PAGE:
Jalia Kaibarta

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Kaibarta fisherman in East Bengal in 1860s

The Kaibarta (or Kaibartha), is a Hindu caste. The word Kaibarta means occupation through water (boating and fishing) traditionally found in Assam, western Orissa, eastern Bihar, West Bengal and Tripura. Kaibarthas are divided into two groups, Jaliya and Haliya. Jaliya Kaibarthas are categorized as a Scheduled Caste though the Mahishyas (Haliya Kaibarta) are not, though the Mahishya Samaj endeavored to instill pride in their agricultural roots, since they were the cultivators of the soil.[1]

Legendary origin[edit]

Writing in 1892, Herbert Hope Risley noted:

Concerning the etymology of the name Kaibartta there has been considerable difference of opinion. Some derive it from ka, water, and vartta, livelihood; but Lassen says* that the use of ka in this sense is extremely unusual in early Sanskrit, and that the true derivation is Kivarta, a corruption of Kimparta, meaning a person following a low or degrading occupation. This, he adds, would be in keeping with the pedigree assigned to the caste in Manu, where the Kaibarta, also known as Márgava or Dása, is said to have been begotten by a Nisháda father and an Ayogavi mother, and to subsist by his labour in boats. On the other hand, the Brahma-Yaívartta Purána gives the Kaibartta a Kshatriya father and a Vaisya mother, a far more distinguished parentage ; for the Ayogavi, being born from a Sudra father and a Vaisya mother, is classed as pratiloma, begotten against the hair, or in the inverse order of the precedence of the castes.[2]


Historians such as Jagabandhu Singh have referenced the Padma Purana and the Brahmavaibarta Purana to conclude that the Mahishyas and Kaivarttas (Kaibarttas) are the same caste. In general terms, a child born of a Kshatriya father and Vaishya mother is called a Kaivartta or Mahishya. If one takes the two terms to be synonymous, they are considered Kaivarttas. The Mahishyas formed a tight-knit social group; the movement to gain recognition as a caste separate from the Kaibarttas gained momentum in 1897, when the Mahishyas formed the Jati Nirdharani Samiti (Caste Assignment Forum). At the time, the Kaibarttas were divided into Jele Kaibarttas (fishermen), and Hele Kaibarttas (farmers).[3]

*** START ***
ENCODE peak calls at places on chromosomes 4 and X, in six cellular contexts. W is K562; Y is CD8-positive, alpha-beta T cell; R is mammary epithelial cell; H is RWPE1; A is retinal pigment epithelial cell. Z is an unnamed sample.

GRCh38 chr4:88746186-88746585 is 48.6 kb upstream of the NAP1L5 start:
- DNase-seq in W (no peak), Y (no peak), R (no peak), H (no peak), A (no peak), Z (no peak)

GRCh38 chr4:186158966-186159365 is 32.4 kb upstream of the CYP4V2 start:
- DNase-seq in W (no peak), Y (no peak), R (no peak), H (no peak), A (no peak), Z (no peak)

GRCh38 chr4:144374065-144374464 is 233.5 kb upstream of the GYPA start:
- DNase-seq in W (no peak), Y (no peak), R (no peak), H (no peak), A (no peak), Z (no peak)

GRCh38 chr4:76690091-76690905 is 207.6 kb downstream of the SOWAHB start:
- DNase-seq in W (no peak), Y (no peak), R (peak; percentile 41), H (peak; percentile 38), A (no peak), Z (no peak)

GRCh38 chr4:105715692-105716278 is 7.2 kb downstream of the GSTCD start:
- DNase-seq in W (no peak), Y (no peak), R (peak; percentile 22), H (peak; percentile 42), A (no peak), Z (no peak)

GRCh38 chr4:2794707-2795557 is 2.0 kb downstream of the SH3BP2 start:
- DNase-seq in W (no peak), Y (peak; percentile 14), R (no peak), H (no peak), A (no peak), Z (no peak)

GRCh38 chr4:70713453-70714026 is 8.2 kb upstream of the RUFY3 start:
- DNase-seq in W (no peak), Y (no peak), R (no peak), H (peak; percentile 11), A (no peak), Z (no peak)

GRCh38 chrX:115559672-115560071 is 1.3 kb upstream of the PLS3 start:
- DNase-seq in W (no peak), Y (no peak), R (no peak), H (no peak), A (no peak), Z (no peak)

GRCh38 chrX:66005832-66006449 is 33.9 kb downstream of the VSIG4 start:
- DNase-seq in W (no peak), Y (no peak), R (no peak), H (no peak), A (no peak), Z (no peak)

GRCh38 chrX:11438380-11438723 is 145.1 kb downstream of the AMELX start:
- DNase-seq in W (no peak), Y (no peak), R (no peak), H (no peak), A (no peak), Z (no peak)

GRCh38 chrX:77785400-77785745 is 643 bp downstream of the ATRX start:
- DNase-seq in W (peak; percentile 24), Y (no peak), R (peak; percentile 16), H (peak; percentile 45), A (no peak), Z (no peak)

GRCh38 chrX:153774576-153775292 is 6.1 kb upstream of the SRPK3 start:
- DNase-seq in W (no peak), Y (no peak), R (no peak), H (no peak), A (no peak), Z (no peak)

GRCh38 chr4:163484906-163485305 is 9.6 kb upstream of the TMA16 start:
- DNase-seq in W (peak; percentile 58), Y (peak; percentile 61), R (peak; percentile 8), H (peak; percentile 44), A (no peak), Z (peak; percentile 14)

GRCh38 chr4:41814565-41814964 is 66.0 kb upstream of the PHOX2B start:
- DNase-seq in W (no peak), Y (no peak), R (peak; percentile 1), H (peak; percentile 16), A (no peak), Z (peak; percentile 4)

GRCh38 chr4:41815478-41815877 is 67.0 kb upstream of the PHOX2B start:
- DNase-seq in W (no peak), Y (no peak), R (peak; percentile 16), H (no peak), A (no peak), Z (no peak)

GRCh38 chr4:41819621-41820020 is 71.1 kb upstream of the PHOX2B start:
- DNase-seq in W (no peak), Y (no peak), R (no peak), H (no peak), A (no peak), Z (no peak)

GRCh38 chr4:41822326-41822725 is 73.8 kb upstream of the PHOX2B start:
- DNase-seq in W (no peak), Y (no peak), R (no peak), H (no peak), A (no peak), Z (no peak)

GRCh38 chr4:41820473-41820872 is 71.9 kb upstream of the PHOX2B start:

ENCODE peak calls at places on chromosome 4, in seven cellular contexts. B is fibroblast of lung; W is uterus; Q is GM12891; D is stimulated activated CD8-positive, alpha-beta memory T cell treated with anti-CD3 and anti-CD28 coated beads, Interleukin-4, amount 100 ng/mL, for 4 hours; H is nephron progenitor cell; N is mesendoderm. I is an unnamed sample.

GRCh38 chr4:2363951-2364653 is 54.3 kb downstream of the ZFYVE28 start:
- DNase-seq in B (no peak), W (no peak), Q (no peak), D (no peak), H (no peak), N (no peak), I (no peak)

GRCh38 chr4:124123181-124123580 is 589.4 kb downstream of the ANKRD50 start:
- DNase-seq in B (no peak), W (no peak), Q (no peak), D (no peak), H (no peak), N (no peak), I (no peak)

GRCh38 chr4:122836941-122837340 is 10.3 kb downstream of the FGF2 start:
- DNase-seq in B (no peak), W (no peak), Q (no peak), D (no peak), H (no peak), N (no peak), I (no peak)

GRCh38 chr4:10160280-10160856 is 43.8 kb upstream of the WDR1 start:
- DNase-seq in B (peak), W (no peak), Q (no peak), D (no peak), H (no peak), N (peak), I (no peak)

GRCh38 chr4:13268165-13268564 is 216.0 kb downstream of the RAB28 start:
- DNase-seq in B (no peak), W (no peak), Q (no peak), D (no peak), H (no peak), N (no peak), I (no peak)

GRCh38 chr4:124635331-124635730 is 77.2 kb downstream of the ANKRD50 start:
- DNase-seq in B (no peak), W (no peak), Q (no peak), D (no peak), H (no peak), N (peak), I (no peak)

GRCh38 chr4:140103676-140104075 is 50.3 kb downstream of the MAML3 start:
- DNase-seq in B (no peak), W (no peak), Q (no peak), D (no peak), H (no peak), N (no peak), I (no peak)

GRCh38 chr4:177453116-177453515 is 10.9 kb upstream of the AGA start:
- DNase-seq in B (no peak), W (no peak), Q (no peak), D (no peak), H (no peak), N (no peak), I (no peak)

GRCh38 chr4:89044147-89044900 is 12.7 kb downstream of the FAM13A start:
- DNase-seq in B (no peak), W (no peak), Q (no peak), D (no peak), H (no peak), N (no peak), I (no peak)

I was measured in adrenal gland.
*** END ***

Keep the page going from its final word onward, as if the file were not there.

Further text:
Matsya Kingdom[edit]

Matsya Kingdom was founded by fishermen community who later attained kingship. The Sanskrit word Matsya means fish. Satyavati, the wife of Kuru king Santanu was from this community. King Virata, a Matsya king, founded the kingdom of Virata. He was the father-in-law of Abhimanyu the son of Arjuna. The epic Mahabharata relates the founder of Matsya kingdom to the ruler of Chedi, viz Uparichara Vasu.

Fishing was the main occupation of the people who lived near river Sarasvati River. After the river dried up, they migrated to river Charmanwati now known as Chambal meaning fish in Dravidian languages. Krishna Dwaipayana Vyasa, was son of Satyavati who belonged to this fishermen community and yet was a Vedic scholar.


The first Mastya king was mentioned to be the son of a king called Chedi Uparichara Vasu. He was a paurava, i.e., a king of the Puru dynasty. In addition to the five royal sons of this king, who had a son and a daughter born of a woman from the fishing community. The man child, in due course established the united Matsya Roya dynasty and founded the Matsya dynasty. The girl lived as a member of the fishing community of the banks of river Yamuna, in the kingdom of Kurus. The famous king Kuru Santanu's wife Satyavati was from this fishing community. The author of the Mahabharata, Krishna Vyasa Dwaipayana vis kings and kuru know vichitravirya chitrangada and the son of satyavati, pandavas and kauravas, the sons nie vichitravirya cough.[clarification needed] A king called Sahaja Matsyas united and ruled the Chedi. Sagun Bhima became the cause of the destruction of his own race.[clarification needed]

See also[edit]


  1. ^ Venkatesh Salagrama; Food and Agriculture Organization of the United Nations (30 December 2006). Trends in Poverty and Livelihoods in Coastal Fishing Communities of Orissa State, India. Food & Agriculture Org. p. 80. ISBN 978-92-5-105566-3. Retrieved 18 April 2012. 
  2. ^ Sir Herbert Hope Risley (1892). The tribes and castes of Bengal: Ethnographic glossary. Printed at the Bengal secretariat press. p. 376. Retrieved 18 April 2012. 
  3. ^ Chakrabarty, Bidyut (1997). Local Politics and Indian Nationalism: Midnapur (1919-1944). New Delhi: Manohar. pp. 62–67.